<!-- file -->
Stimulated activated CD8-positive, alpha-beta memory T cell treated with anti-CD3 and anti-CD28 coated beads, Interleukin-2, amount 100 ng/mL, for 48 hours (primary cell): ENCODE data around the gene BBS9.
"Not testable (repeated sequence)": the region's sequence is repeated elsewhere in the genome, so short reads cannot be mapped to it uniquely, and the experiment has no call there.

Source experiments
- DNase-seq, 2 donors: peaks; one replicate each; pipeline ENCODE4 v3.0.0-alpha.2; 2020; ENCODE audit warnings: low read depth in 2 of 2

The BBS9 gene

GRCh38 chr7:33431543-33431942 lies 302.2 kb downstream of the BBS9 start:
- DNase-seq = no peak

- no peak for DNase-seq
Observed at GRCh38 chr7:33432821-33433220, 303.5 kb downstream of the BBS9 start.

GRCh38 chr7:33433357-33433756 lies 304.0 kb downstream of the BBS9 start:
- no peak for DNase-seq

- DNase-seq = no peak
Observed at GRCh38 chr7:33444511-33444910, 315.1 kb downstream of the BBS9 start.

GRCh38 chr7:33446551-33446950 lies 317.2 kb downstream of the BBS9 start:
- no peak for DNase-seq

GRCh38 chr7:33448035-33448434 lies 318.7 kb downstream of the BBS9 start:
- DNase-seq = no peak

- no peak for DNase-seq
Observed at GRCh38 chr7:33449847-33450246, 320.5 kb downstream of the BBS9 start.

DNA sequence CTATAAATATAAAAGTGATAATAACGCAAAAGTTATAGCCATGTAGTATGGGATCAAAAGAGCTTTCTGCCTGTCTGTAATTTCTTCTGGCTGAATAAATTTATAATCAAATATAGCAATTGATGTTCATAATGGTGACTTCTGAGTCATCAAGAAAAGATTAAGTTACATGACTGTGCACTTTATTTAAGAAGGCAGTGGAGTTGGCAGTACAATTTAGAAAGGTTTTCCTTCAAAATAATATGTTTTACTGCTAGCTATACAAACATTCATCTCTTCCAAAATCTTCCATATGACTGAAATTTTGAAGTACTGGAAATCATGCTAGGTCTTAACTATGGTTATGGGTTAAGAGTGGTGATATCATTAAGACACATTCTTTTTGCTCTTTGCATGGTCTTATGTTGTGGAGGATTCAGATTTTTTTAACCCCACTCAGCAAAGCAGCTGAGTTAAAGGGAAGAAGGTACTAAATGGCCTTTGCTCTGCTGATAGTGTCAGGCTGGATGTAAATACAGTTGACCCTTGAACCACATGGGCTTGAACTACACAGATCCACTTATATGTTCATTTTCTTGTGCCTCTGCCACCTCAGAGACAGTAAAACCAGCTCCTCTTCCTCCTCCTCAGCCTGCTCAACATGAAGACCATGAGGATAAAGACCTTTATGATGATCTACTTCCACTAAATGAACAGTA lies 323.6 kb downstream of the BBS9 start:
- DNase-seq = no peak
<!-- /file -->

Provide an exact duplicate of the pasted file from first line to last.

Stimulated activated CD8-positive, alpha-beta memory T cell treated with anti-CD3 and anti-CD28 coated beads, Interleukin-2, amount 100 ng/mL, for 48 hours (primary cell): ENCODE data around the gene BBS9.
"Not testable (repeated sequence)": the region's sequence is repeated elsewhere in the genome, so short reads cannot be mapped to it uniquely, and the experiment has no call there.

Source experiments
- DNase-seq, 2 donors: peaks; one replicate each; pipeline ENCODE4 v3.0.0-alpha.2; 2020; ENCODE audit warnings: low read depth in 2 of 2

The BBS9 gene

GRCh38 chr7:33431543-33431942 lies 302.2 kb downstream of the BBS9 start:
- DNase-seq = no peak

- no peak for DNase-seq
Observed at GRCh38 chr7:33432821-33433220, 303.5 kb downstream of the BBS9 start.

GRCh38 chr7:33433357-33433756 lies 304.0 kb downstream of the BBS9 start:
- no peak for DNase-seq

- DNase-seq = no peak
Observed at GRCh38 chr7:33444511-33444910, 315.1 kb downstream of the BBS9 start.

GRCh38 chr7:33446551-33446950 lies 317.2 kb downstream of the BBS9 start:
- no peak for DNase-seq

GRCh38 chr7:33448035-33448434 lies 318.7 kb downstream of the BBS9 start:
- DNase-seq = no peak

- no peak for DNase-seq
Observed at GRCh38 chr7:33449847-33450246, 320.5 kb downstream of the BBS9 start.

DNA sequence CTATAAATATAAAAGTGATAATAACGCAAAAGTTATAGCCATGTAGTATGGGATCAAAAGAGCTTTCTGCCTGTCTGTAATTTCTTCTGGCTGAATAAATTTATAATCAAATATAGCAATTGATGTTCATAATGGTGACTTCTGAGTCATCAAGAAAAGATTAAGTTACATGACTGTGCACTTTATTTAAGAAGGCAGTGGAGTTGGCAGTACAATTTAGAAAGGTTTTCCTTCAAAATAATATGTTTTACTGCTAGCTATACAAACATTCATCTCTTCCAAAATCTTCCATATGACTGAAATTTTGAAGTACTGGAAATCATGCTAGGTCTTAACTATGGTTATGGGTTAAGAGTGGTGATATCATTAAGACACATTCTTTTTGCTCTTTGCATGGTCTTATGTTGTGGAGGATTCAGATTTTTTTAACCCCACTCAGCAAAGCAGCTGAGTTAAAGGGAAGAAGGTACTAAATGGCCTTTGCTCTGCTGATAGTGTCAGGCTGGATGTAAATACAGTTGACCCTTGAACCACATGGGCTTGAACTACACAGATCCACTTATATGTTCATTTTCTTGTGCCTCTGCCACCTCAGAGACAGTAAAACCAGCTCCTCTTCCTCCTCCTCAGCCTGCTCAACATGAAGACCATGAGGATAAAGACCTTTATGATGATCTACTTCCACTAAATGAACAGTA lies 323.6 kb downstream of the BBS9 start:
- DNase-seq = no peak